A machine gun is a fully automatic firearm that is designed to discharge cartridges in rapid, sustained succession from a magazine or ammunition belt. A fully automatic weapon means that the extraction, ejection, chambering, and discharging of successive cartridges is achieved automatically, as long as one’s finger applies pressure to the weapon’s trigger.
Developed in 1884 by Sir Hiram Maxim, the first practical, modern machine gun—the Maxim Gun—used the recoil energy generated by the power of the previously fired bullet to reload the weapon, enabling a higher rate of fire than was possible using earlier automatic designs, such as the Gatling Gun, which had to be reloaded and fired using a hand-powered crank. Maxim introduced a water-cooling mechanism, wherein a water jacket around the barrel of the gun reduced the potential for the gun’s overheating. Derivative designs were used throughout World War One, the most famous of which was the M1917 Browning, designed by John Browning for the US Armed Forces. This water-cooled machine gun had a cyclic rate of 450 rounds per minute, and weighed-in at forty-seven pounds, much lighter than its European competitors, which included the Vickers Gun, the British analog to the M1917. The Vickers Gun had a reputation for great reliability. During the Battle of the Somme in 1916, the British 100th Company of the Machine Gun Corps fired their ten Vickers Guns at the Germans, spending almost 1,000,000 rounds of ammunition without a single mechanical failure.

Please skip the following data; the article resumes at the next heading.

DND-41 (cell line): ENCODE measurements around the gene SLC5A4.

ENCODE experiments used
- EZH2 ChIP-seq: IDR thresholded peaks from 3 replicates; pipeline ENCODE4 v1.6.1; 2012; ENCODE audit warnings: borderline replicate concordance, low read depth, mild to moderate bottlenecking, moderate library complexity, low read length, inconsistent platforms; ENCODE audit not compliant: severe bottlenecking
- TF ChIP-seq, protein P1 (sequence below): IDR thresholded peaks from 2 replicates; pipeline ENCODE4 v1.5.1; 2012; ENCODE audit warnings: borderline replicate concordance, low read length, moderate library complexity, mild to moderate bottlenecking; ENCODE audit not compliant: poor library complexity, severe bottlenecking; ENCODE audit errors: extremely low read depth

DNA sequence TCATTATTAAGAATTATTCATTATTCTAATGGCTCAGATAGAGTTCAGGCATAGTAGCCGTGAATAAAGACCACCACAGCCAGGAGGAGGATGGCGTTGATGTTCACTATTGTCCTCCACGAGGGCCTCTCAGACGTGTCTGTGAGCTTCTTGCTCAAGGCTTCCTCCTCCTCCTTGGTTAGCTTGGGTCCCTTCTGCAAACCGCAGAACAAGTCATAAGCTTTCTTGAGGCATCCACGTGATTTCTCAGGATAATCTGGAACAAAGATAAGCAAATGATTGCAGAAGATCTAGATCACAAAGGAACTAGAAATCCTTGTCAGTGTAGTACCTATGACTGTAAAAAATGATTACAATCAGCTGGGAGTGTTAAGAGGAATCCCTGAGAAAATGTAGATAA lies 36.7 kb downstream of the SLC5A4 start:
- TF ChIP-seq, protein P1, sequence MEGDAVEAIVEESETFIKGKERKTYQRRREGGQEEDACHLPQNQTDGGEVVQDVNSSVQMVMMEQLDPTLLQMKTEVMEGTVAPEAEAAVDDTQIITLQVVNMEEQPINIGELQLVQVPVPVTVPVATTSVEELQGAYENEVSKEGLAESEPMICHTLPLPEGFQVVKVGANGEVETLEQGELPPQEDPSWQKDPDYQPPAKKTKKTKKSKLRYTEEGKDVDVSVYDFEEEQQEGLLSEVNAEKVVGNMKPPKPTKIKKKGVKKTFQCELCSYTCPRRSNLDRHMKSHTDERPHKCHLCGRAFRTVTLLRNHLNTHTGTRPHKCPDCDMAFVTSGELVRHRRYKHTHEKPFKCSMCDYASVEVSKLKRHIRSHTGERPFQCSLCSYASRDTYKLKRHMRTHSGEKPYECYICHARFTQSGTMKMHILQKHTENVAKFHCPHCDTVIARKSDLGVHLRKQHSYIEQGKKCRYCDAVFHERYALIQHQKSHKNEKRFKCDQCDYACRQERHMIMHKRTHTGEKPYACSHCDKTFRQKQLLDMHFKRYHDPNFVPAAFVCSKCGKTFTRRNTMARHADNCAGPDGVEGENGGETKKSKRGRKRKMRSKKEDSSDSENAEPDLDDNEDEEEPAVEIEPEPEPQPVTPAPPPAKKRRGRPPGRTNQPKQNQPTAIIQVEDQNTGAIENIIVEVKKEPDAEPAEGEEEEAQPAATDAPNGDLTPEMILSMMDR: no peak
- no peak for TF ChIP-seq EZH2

The Vickers Gun weighed somewhere between sixty-five and eighty pounds. It was three feet and eight inches long, with a cyclic fire rate between 450 and 600 rounds per minute, and fired the same .303 inch cartridges that were used in the Lee-Enfield rifle, which had to be hand-loaded into the Gun’s cloth ammunition belts. Typically, the Vickers Gun was operated by a six to eight man team. One man fired, another fed the ammunition, and the rest helped to transport the weapon, ammunition, and spare parts.
Between the World Wars, new machine guns were developed that streamlined and improved upon the designs of the M1917 and Vickers Gun. John Browning created the M1919, an air-cooled machine gun that was much smaller than the M1917, and required only a two to four man operating team: one, the gunner, who fired the weapon and carried the tripod and ammunition when advancing; two, the assistant gunner, who fed the weapon ammunition and carried the body of the weapon; and three, a further one or two carriers of ammunition.
During the interwar years, the first general-purpose machine guns were developed. These air-cooled, fully automatic weapons could be adapted to either light or medium machine gun roles. These guns could be carried and used by an individual soldier, or assigned a squad and used in their more traditional role. The most famous of these general-purpose guns was the MG 34, or Maschinengewehr 34, a German weapon first tested in 1934. At the time of its release, the MG 34 was the most advanced machine gun available in the world, with a fire-rate of up to 900 rounds per minute. The design of the weapon, however, was too complex for mass production, and was supplanted by the simpler MG 42, which became the primary general-purpose machine gun used by the Nazis during World War Two.
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